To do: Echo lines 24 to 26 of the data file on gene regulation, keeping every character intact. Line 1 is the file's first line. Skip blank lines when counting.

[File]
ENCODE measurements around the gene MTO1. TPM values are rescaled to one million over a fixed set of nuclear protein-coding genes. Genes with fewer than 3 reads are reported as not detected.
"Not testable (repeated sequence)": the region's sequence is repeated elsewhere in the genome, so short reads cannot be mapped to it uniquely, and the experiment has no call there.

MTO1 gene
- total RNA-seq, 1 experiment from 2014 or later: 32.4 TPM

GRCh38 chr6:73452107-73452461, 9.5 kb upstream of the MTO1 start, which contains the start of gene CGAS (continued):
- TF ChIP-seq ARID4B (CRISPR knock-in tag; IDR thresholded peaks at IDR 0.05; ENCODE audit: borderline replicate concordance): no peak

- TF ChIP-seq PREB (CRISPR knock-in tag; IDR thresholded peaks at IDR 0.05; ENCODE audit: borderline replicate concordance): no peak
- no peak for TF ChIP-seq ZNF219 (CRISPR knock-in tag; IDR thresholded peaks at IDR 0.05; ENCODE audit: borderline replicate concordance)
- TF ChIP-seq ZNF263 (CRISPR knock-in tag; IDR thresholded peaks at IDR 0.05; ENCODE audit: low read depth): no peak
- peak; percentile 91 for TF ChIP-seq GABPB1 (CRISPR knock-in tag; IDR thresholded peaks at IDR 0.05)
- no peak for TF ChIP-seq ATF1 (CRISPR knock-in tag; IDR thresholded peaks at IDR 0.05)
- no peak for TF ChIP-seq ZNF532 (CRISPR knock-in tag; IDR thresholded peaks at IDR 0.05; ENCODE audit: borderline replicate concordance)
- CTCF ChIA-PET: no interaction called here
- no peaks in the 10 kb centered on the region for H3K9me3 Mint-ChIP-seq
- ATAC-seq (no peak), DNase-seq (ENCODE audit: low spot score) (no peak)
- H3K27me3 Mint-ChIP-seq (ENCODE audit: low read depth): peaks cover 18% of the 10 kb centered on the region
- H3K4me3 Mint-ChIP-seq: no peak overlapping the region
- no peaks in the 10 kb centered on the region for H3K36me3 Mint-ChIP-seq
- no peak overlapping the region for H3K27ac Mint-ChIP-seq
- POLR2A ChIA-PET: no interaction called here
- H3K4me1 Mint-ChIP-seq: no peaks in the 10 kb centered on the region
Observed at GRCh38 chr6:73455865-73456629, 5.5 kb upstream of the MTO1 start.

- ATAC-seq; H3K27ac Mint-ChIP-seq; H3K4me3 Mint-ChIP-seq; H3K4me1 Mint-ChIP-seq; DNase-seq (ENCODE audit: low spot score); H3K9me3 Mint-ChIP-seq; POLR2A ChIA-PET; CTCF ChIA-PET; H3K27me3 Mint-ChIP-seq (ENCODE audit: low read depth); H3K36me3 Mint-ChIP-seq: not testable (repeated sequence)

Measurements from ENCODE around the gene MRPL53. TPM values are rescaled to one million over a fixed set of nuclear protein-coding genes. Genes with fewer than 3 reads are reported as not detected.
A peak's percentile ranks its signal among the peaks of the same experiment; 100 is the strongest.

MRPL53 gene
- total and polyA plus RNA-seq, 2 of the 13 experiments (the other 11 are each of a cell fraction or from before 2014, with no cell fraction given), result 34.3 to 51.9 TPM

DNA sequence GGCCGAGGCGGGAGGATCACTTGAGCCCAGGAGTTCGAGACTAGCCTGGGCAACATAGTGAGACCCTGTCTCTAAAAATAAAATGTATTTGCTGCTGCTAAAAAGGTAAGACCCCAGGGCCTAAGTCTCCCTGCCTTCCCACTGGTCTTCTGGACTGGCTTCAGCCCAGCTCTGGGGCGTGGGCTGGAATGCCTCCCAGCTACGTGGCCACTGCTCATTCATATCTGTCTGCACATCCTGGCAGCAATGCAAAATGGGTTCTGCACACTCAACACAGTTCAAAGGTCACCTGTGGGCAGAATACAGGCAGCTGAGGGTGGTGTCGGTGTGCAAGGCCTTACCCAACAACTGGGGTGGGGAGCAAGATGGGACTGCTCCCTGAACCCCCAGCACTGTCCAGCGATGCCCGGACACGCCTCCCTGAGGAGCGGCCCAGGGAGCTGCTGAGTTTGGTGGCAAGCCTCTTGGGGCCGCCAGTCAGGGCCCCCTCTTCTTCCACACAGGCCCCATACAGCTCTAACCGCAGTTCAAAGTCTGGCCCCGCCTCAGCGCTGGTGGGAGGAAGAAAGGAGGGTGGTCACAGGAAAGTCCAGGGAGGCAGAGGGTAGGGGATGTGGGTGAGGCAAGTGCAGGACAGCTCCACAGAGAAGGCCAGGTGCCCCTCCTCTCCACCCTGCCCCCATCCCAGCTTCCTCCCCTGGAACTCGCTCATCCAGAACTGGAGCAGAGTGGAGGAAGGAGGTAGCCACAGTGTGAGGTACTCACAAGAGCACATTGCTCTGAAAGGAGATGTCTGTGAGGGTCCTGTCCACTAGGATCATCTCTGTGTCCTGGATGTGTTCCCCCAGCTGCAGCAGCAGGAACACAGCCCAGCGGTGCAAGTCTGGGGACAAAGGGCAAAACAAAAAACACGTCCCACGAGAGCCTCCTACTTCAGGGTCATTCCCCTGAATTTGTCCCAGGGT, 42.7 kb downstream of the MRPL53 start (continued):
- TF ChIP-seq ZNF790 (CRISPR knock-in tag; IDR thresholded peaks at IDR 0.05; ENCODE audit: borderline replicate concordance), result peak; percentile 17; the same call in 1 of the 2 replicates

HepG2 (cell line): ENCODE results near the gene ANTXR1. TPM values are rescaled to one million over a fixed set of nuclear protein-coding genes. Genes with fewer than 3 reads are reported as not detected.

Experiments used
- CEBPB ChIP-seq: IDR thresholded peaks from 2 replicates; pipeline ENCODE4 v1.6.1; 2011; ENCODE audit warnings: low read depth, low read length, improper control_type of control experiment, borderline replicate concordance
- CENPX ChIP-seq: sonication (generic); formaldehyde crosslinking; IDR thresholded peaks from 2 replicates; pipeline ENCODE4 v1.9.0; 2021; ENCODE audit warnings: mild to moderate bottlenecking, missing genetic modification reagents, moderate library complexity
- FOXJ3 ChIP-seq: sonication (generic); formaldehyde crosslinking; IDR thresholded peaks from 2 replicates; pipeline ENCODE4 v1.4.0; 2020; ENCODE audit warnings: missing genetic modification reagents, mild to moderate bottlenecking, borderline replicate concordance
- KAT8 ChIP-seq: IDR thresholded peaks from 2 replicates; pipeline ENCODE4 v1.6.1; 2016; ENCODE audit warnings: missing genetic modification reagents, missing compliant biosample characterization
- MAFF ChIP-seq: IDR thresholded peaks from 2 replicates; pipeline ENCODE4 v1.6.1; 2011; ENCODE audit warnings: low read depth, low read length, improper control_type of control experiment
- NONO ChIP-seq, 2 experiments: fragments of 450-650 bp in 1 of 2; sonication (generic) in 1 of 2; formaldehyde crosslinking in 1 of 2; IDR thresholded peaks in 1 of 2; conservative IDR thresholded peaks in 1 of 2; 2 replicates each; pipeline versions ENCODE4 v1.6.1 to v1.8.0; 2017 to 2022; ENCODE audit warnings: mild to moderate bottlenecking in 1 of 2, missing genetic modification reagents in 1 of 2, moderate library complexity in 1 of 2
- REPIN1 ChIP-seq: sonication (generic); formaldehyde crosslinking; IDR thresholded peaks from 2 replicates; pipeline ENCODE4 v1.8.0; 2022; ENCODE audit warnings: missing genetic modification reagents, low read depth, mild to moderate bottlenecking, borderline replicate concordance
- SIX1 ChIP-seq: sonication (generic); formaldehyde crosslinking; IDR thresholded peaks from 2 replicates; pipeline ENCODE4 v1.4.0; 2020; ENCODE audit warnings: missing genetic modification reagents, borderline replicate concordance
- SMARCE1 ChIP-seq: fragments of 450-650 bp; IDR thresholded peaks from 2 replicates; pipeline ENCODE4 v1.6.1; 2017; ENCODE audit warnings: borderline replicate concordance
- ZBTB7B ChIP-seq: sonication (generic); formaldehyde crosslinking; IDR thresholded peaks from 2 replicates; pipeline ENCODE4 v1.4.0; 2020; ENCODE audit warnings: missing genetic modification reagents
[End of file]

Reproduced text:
Measurements from ENCODE around the gene MRPL53. TPM values are rescaled to one million over a fixed set of nuclear protein-coding genes. Genes with fewer than 3 reads are reported as not detected.
A peak's percentile ranks its signal among the peaks of the same experiment; 100 is the strongest.

MRPL53 gene